Friday, 23 July 2010

Gibson attacks Feudal style Crown Estate

News release
Immediate release

The Crown Estate cost Highland and Orkney councils a combined cost of over £80,000 last year whilst one Port Authority has been charged on average £24,000 a year by the Crown Estate since 2003.

The figures have come to light following an investigation by North SNP MSP Rob Gibson who said that the taxes of the Crown Estate amounted to a feudal tax and an attack or coastal communities and livelihoods.

Mr Gibson wrote to all harbour owners and pier owners in the Highlands, Orkney and Moray to inquire about how much they were paying to the Crown Estate and what dealings they had had with them.

He received several telling responses in which were detailed the charges imposed on them by the Crown Estates. It emerged that Orkney Islands Council paid out £61,851 last year which included charges for buildings which are situated on a pier.

The Crown Estate even charged a lease for the seabed for St Margaret's Hope Pier.

The cost to Highland Council came in at £18,883, whilst Scrabster Harbour trust  was charged on average £24,000 a year since 2003.

People's dealings with the crown estate painted the organisaion in a bad light too. One respondent said that they had 'nothing positive' to report about their dealings with the Crown Estate, they continued that they pay rent for life line and marine services which are crucial to the financial well being of the area yet receive nothing in return.

One other said that whilst they had reasonable relations with the Crown Estate ultimately they were only interested in how much money they could get. Others said that they were grateful to have no dealings with them at all.  

A long standing critic of the Crown Estate tax collection Mr Gibson says that the charges from the Crown Estate are excessive and grossly unfair. He referred to it as a feudal tax on growth and improvement .

"I was shocked by the maritime tax that councils and other ports have to pay to the Crown Estates. To echo one response I received, it is purely a tax on infrastructure, growth and improvement. They charge exorbitant fees for such menial tasks as dredging the seabed. To hear that they charge for buildings on top of piers would be laughable if it wasn't so serious."

"The recession is getting worse and Council and others will have to make cuts. I think one cut they should make is by not having to pay the Crown Estate anything. The Crown Estates major remit is to accrue tax for the UK treasury. This money is taken from hard pressed ports and piers around Scotland and disappears. It is not reinvested in the communities or the ports which could improve their facilities therefore creating more opportunities for jobs.

"The Crown Estate's  unaccountability knows no bounds. Ports are vital for the well being of the Highlands and Islands. Marine activities will be crucial for coastal communities to kick start our economic recovery."

"I was interested to learn that if a port, such as Inverness, is situated on a river bed then they pay nothing. I am relieved that the Crown Estate cannot raid Inverness harbour for money but they are happy to do so elsewhere in the North and West."

"Their attitude seems to me to be one feudal landlords of the worst kind who are uncountable. It has to changed."

"The Lib Dems were vociferous when in opposition against the dealings of the Crown Estate. However now they are in power in London and have the chance to change the system (as it is a reserved issue)  they have gone strangely quiet on the subject. I shall be writing to the new Government with these findings to push for the devolution of the Crown Estate.  I know that the Scottish Government has reservations about the Crown Estate too so shall be presenting my findings to Rural Secretary Richard Lochhead."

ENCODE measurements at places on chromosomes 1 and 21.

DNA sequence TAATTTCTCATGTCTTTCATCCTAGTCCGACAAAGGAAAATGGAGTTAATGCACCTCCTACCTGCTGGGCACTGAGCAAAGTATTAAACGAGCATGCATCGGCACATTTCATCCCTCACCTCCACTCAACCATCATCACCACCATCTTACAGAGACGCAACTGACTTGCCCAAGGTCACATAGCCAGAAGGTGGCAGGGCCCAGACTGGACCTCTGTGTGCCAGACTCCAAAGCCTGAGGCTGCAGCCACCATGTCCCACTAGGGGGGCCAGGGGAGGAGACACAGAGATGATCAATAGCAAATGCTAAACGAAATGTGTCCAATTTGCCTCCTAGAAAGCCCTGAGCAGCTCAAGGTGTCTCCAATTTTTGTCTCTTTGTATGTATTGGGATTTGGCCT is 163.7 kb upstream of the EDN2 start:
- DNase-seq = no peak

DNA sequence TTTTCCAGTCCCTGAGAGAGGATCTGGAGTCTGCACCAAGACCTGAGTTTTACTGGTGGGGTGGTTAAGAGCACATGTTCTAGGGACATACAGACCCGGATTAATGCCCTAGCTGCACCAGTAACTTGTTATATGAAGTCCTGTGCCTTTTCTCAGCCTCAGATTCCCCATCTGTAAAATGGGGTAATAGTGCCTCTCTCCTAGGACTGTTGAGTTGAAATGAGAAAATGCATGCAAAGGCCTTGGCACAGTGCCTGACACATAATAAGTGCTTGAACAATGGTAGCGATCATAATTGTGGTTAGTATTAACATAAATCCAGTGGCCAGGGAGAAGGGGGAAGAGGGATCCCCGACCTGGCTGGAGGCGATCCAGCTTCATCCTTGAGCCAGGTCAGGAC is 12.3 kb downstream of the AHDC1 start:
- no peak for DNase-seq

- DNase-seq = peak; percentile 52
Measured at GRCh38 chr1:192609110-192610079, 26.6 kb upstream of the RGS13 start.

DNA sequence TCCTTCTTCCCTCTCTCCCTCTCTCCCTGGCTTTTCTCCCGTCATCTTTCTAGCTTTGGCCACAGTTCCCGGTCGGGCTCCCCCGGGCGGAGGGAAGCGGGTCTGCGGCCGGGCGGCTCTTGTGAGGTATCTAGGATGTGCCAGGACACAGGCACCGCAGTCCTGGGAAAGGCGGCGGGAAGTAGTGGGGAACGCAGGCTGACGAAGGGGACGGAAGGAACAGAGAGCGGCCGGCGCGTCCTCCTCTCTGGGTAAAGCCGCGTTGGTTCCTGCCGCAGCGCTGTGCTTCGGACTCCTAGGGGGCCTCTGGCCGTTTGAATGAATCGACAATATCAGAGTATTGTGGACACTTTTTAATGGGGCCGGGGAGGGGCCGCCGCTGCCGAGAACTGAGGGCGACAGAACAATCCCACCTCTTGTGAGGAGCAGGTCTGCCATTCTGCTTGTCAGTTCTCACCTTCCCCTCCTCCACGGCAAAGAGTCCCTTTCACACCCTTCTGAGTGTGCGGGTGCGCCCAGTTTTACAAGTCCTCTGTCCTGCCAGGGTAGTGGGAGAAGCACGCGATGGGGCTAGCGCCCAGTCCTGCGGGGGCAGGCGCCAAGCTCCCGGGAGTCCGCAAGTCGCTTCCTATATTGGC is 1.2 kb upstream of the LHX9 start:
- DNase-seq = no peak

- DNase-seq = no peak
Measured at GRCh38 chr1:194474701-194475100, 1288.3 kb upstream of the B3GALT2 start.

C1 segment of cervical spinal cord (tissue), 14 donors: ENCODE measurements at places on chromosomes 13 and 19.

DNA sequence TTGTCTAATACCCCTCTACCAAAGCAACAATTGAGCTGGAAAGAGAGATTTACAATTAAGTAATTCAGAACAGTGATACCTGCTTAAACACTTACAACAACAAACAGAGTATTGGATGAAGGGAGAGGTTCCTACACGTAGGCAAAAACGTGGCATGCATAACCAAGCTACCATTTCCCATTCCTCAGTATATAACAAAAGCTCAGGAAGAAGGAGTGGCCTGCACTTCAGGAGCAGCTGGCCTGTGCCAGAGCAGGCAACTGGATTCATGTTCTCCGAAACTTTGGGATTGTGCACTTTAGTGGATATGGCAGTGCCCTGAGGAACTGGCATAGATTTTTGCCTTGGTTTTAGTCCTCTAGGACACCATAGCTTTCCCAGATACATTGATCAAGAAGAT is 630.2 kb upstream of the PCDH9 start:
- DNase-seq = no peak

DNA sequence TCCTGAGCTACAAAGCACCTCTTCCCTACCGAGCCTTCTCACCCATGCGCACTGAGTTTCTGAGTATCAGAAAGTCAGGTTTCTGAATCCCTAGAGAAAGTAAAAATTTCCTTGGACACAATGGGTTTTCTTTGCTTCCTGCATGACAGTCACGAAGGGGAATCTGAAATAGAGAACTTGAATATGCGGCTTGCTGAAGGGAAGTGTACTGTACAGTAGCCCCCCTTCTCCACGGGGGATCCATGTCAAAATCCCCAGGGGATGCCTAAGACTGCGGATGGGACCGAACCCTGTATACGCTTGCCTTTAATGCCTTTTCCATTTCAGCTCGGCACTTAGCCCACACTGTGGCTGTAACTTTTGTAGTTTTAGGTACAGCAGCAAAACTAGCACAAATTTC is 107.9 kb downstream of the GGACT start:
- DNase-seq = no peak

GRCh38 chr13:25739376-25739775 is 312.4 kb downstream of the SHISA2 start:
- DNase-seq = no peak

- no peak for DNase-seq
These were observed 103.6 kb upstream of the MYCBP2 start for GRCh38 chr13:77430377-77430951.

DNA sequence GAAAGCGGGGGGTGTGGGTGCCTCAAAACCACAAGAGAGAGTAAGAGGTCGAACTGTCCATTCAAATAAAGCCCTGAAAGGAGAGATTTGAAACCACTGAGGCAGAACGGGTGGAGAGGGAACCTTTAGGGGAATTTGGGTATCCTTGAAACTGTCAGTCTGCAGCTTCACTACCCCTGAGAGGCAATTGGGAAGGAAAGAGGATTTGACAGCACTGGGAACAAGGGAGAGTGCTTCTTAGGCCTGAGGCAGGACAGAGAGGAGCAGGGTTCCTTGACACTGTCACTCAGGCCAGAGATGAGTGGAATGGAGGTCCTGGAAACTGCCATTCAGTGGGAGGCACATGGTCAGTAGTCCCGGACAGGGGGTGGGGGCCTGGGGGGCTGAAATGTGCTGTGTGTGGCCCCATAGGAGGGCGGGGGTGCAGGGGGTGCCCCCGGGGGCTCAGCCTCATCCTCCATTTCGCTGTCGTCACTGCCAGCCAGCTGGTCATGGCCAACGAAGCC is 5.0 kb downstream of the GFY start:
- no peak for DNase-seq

"This is just a snapshot of what is happening in the north of country, no doubt throughout Scotland the situation is as bad. It cannot be allowed to continue for another financial year."


Thursday, 22 July 2010

Gibson congratulates Inverness Gaelic choir

News release
Immediate release

Highlands and Islands MSP Rob Gibson has lodged a motion congratulating Inverness Gaelic choir on their recent appearance at the Llangollen International Musical Eisteddfod in Wales.The City choir were the first Gaelic choir to appear there in recent times and their performances and the performers were well received by the public and other competitors.

The choir also premiered a tune written by Inverness composer Stuart MacRae that was set to the words of the poem of the murder of the Keppoch children in 1688.

Mr Gibson said ….

"By all accounts the choir went down extremely well both during and after the formal competition. This is borne out by the fact that whilst they were there they were invited to perform at a music festival in Germany. So all credit to them."

"It is great to see Scottish and Gaelic culture getting an airing in an international event. Gaelic and Scottish cultures travels the world very well and is something that we can all be proud of. So the more that the likes of Inverness Gaelic choir can be put on an international stage the better as the music camaraderie and culture will sing and speak for itself."



Copy of motion:
S3M-06745 Rob Gibson (Highlands and Islands) (Scottish National Party): Congratulations to Inverness Gaelic Choir— That the Parliament congratulates Inverness Gaelic Choir (Coisir GhĂ idhlig Inbhir Nis) on its performances at this year’s Llangollen International Musical Eisteddfod; notes that it is the first Gaelic choir to perform at the Eisteddfod in recent times; commends the choir’s performances, which included the world premier of a tune from Inverness composer Stuart MacRae that was set to the poem of the murder of the Keppoch children in 1688; believes that the choir did a great job promoting Scotland, Gaelic language and culture and that this is evident by its invitation to perform at a music festival in Germany, and wishes the choir the best of luck at its next gig at this year’s Belladrum Tartan Heart Festival and in the future.

Thursday, 8 July 2010

Gibson welcomes bogging great news for Flow Country

News release
Immediate release

'Bogging great news' is how Highlands and Islands SNP MSP Rob Gibson reacted to announcement that the Flow Country, once called the Amazon of the north, is to be submitted as one of the six Scottish bids for UNESCO world heritage status.

The blanket peat bog which is the largest in Europe (Measuring around 1500 square miles) stretches across Caithness and Sutherland will join the Forth Rail Bridge, Arbroath Abbey, Iron age settlements on Shetland, the buildings of Charles Rennie Mackintosh, and the town of St Andrews in an attempt to win the prestigious accolade of World Heritage Status.